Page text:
I do actually prefer the tag to making a long-term deal at this point. During the draft process for Ansah, it came out that he is quite older than most prospects. Now, he is coming off his rookie deal at the age of 29 and is two years removed from being a premier edge player in the NFL. Most of which are due to lower body injuries that limited the unreal athletic ability he possessed that, made him an elite defender.

All these question marks leave you wondering if he can return to that elite level of production, while also questioning the longevity of his future in the NFL. The franchise tag gives Ansah one more year to prove that he has moved past his injuries and is still an elite player. Bob Quinn now has the option to extend him if he does have elite play or move on.

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Lucas Walker

Ziggy Ansah is a player who has certainly under-performed for the Lions as of late. In the last two seasons, he has made just 14 sacks. Ansah had three games with three sacks in this span, meaning he made only five sacks in the other 29 games in the 2016 and 2017 seasons. This came after a hot start to his career; Ansah made 30 sacks in his first three NFL seasons.

So, with Ansah set to hit free agency, Lions general manager Bob Quinn had to make a tough decision. The options were to sign Ansah to a long term deal with hopes that he rebounds, place the franchise tag on him, or let him sign with another team. Quinn ultimately chose the franchise tag, which is essentially a one year, fully guaranteed contract at $17,143,000.

Because of the cost of the franchise tag, the Lions were not able to do a lot in free agency. After tagging Ansah, they had just under $30M in salary cap space to re-sign their own players or pursue free agents from other teams. This raises the question, was placing the franchise tag on Ansah worth it? Did Bob Quinn make the correct decision?

The answer to this question is yes. While Ansah may be coming off of a couple down years, he is still an athletic freak and there is a very good chance that he could rebound to what he was during the 2013-2015 seasons. Also, while Ansah’s sack numbers have declined as time has gone on, he has continued to be a very good defender against the run. In two games that he missed against the Browns and Bears, the Lions gave up over 400 rushing yards. For most of the rest of last season (when Ansah played), the Lions run defense was very solid.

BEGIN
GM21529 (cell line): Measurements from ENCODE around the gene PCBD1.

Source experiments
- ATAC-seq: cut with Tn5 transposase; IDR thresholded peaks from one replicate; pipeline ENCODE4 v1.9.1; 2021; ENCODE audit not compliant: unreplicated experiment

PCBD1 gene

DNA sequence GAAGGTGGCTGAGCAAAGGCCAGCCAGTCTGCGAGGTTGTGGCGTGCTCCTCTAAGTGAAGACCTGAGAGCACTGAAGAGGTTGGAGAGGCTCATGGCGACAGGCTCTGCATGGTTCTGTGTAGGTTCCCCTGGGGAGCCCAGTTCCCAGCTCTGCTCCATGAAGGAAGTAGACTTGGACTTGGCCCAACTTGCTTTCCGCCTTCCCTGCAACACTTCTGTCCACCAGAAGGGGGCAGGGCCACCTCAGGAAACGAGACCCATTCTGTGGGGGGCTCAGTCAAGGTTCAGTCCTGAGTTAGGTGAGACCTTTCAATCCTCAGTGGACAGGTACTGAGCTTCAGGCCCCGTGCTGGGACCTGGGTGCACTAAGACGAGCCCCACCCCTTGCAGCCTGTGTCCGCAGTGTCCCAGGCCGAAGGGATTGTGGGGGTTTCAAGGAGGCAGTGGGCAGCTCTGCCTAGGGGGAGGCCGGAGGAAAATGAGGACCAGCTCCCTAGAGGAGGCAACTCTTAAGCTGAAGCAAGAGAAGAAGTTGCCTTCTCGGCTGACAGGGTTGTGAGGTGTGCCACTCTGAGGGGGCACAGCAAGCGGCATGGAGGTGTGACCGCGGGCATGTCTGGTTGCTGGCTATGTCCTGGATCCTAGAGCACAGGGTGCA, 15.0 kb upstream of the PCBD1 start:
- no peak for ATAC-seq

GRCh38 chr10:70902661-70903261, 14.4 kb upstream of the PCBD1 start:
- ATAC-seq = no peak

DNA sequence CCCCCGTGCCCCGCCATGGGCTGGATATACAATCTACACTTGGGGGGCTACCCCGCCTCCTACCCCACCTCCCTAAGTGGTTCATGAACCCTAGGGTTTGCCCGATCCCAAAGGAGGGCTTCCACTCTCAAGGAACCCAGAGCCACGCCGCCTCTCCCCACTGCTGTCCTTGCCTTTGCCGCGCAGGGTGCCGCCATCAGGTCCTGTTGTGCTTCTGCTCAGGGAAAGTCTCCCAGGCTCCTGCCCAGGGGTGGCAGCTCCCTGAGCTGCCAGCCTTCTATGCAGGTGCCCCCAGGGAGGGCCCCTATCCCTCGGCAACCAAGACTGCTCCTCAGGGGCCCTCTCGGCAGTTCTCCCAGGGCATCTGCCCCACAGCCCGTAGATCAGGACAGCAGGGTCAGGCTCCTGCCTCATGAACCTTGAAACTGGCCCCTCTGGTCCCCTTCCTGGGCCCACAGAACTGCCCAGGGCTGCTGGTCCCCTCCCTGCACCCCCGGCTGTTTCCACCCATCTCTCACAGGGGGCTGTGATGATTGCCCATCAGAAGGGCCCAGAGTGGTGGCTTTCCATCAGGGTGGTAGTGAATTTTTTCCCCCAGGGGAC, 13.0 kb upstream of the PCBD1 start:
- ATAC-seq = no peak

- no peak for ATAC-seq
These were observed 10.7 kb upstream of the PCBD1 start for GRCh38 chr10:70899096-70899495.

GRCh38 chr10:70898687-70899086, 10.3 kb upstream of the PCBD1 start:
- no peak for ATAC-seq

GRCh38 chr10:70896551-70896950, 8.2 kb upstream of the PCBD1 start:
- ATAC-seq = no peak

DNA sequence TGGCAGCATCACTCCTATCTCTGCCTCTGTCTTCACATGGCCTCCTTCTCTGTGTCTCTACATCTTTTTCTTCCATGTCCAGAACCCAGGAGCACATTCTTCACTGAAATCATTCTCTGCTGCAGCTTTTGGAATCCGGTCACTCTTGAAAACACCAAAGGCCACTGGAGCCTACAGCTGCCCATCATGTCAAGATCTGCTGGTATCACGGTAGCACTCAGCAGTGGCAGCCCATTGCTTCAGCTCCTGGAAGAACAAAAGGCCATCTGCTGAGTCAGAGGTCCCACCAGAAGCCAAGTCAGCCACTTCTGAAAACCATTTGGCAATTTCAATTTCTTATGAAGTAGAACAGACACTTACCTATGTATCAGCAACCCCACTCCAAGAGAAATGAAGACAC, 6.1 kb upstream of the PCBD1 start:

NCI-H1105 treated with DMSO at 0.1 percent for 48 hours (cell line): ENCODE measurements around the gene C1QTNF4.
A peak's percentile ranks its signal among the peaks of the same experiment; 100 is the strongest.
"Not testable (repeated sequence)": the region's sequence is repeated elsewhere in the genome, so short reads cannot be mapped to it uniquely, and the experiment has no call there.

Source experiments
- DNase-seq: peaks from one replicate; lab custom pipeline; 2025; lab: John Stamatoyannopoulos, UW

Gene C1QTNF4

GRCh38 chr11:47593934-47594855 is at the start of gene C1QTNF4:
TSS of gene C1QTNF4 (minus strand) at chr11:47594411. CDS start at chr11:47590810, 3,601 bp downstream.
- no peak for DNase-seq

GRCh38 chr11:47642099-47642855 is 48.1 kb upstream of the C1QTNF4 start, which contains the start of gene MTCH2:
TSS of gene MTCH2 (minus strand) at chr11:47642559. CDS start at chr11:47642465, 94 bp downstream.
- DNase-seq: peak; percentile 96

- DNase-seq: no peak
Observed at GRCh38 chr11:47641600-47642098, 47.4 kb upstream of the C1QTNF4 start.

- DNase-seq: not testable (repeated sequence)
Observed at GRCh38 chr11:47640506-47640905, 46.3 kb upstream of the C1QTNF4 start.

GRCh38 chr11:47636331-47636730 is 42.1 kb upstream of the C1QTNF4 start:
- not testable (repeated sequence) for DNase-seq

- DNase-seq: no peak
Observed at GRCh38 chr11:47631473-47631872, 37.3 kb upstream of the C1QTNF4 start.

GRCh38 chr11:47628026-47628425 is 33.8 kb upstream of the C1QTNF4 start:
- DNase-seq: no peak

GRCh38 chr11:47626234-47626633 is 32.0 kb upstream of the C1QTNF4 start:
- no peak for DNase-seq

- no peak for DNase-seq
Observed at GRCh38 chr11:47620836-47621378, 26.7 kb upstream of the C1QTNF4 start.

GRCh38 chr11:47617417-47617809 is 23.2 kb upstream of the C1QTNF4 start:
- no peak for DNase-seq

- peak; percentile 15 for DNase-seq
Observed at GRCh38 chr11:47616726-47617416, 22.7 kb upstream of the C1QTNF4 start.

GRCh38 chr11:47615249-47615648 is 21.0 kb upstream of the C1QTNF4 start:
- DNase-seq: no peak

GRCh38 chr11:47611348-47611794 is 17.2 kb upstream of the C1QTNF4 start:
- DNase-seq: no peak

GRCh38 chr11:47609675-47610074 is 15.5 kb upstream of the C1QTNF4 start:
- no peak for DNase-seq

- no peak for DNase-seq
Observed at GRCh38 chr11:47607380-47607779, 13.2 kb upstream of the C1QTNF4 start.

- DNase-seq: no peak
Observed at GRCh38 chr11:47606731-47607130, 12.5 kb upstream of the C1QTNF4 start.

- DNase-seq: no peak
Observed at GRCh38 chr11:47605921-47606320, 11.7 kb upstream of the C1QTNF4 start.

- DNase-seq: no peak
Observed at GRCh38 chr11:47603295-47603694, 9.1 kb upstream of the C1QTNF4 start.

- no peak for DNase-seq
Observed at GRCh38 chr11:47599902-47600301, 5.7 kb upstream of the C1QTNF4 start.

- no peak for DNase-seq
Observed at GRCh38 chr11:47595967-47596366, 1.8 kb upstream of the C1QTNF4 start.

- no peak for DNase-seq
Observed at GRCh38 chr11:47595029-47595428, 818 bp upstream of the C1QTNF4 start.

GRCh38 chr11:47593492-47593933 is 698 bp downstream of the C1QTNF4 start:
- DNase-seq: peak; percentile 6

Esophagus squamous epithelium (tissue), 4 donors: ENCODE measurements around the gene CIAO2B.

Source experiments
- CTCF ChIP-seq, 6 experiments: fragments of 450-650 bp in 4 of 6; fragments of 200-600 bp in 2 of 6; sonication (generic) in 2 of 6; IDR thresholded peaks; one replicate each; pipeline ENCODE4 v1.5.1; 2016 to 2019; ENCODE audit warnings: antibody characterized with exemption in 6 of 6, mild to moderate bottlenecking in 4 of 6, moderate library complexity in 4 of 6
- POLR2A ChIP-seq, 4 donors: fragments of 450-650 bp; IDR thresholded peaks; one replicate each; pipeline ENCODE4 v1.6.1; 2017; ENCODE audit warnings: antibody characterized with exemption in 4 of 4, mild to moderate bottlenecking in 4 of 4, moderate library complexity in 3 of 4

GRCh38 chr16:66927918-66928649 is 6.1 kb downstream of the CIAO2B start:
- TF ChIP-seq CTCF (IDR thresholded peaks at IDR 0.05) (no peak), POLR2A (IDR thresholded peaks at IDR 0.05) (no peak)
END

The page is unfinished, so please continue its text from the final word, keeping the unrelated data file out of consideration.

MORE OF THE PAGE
If the Lions hadn’t franchise tagged Ansah, it also would’ve been extremely difficult to replace him. This was a very weak free agent class for edge defenders, leaving no stand out players to potentially replace Ansah. And, if Quinn had let Ansah walk, it is still no guarantee he would have been able to sign an edge defender he wanted anyway. In the end, there was no real choice, tagging Ziggy Ansah was the only real option.

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Thanks for checking out the article everyone. Go Lions! You can follow me on Twitter @Lanny1925 and be sure to join the community on the Detroit Lions subreddit.

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About the Author

Sean Lanigan
I love fantasy football, fantasy baseball, music, books, video games, and all things nerd. I'm a big football fan and a bigger Detroit Lions fan. I was born in Michigan but have spent the vast majority of my life living in Viking and Packer country. If you are a Lions fan in Minnesota, hit me up, and let's watch some football.